There is a big chance that many of your memories, and/or parts of them, are fake. Memory distortion is easier than you would imagine. Elizabeth Loftus, a psychologist and expert on the malleability of human memory, proves it through decades of experimentation and research. Although this may seem like a bad thing (which it definitely can be) there are ways it can be used for a good cause; for example, to fight addiction or obesity.

Most people feel like their memories define who they are. This makes it difficult for people to accept the reality of false memory. Believe it or not, it is real. It is a psychological phenomenon where a person recalls something that did not happen or differently from the way it actually happened. Elizabeth Loftus has dedicated her life to understanding this phenomenon.

Elizabeth Loftus quote about memories: In real life, as well as in experiments, people can come to believe things that never really happened.

“She’s most known for her important work on memory distortion and false memories (false memory implantation),” says Daniel Schacter, a psychology professor at Harvard University who first met Loftus in 1979 and describes her as energetic, smart and passionate. “It’s made people in the legal system aware the memory does not work like a tape recorder. In fact, Loftus’ research shows your memory works more like a Wikipedia page — a transcription of history created by multiple people’s perceptions and assumptions that’s constantly changing.”

One of her first experiments was back in 1974. It involved showing participants of the study a set of video clips of car accidents. The subjects were asked questions after watching the videos to see what they remembered. They discovered that, what the participants remembered would be different depending on how the questions were phrased.

For example, when asked how fast the cars were going ‘when they “smashed” into each’ other vs. ‘when they “hit” each other’ the speed was higher by more than 5mph. Then, when asked a week later if there was broken glass, the people to whom they used the word “smashed” with answered yes…even though there was no broken glass in the film.

Even a minute detail like using the word “a” vs “the” can make a difference. For example, in a subsequent study she asked people if they saw “a broken headlight” or “the broken headlight.” Those who were asked about “the” broken headlight were more likely to remember seeing it, though it never existed.

“Police officers’ biggest mistake is talking too much,” Loftus says. “They don’t, you know, wait and let the witness talk. They are sometimes communicating information to the witness, even inadvertently, that can convey their theory of what happened, their theory of who did it…It’s not all the cops’ fault… Misinformation is out there in the real world, everywhere…Witnesses talk to each other … they turn on the television or read the newspaper if it’s a high-publicity event. They see other witnesses’ account. All of these situations provide opportunities for new information to supplement, distort or contaminate their memories.”

“DNA testing … has revealed that there are hundreds and hundreds of people who have been convicted in crimes, and they’re completely innocent,” she says, noting that they’re often convicted because of unreliable eyewitness testimony.

In another on of her experiments called “The Formation of False Memories” (1995) she recruited 24 of her students and their closest family members. Each family member wrote 3 stories from a childhood memory of their student. A fourth false memory was included into the pack without anyone involved knowing about it. The packs were given to the students to read over.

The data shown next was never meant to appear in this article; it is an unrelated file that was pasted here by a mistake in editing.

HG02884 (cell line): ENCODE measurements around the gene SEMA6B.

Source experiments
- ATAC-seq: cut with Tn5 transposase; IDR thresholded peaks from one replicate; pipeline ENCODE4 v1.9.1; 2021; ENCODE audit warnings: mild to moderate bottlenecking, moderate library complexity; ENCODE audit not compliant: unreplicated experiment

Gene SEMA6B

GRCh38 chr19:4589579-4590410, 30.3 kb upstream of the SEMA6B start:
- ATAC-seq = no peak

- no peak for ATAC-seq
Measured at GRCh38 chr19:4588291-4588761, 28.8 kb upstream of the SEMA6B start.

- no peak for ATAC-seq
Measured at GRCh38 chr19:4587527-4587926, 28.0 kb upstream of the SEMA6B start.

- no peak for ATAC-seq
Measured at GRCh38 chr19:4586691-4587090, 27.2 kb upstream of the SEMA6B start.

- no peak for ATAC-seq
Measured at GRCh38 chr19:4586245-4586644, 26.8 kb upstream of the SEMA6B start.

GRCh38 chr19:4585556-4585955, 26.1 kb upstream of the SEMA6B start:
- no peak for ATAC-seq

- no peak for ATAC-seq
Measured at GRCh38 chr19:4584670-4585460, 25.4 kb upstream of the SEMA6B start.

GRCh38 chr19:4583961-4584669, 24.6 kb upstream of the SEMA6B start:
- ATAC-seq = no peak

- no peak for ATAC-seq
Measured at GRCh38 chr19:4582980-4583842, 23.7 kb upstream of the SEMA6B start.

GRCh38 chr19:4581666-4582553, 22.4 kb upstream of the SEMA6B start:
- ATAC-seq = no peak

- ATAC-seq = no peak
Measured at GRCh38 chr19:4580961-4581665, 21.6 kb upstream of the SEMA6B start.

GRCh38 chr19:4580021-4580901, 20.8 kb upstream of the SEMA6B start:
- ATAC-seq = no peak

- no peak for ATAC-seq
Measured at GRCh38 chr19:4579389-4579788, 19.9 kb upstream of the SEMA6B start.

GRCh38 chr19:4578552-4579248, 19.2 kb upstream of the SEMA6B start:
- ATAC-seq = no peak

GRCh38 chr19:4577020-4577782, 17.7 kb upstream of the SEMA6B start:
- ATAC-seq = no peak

Upon reviewing their packets, each student had to identify whether they remembered the 4 events and how confident they were that they had happened to them. Then there was a follow-up interview where they had to recall details from the events they remembered. 7 of the 24 students remembered the false memory, and several of them even added in their own details.

“It was pretty exciting to watch these normal, healthy individuals pick up on the suggestions in our interviews, and pick up the false information that we fed them,” Loftus says.

Reviewing what she had learned from these studies, she began to wonder if she could not only implant memories, but influence other behaviors through the implementation. If so, it would be possible to use false memories to help people.

This time the experiment involved convincing someone they had gotten really sick as a child from eating a specific food. A week later the participants were questioned about the incident. Many of them had developed a detailed memory (a “rich false memory” as she calls it) about when they had gotten sick. A follow-up on the participants revealed that the memory had in fact affected their actual eating behavior.

In conclusion, false memories can be extremely harmful (like someone going to jail for 20 years because of a witness’ false memory) or helpful (like by convincing someone that they are disgusted by alcohol to get them to quit drinking). Our memories are fragile and alterable by everything and everyone around us including our own thoughts and desires. Studies have shown that when you feed people misinformation about some experience that they may have had, you can distort or contaminate or change their memory.

Loftus reminds us to keep in mind, “just because somebody tells you something and they say it with confidence, just because they say it with lots of detail, just because they express emotion when they say it, it doesn’t mean that it really happened.”

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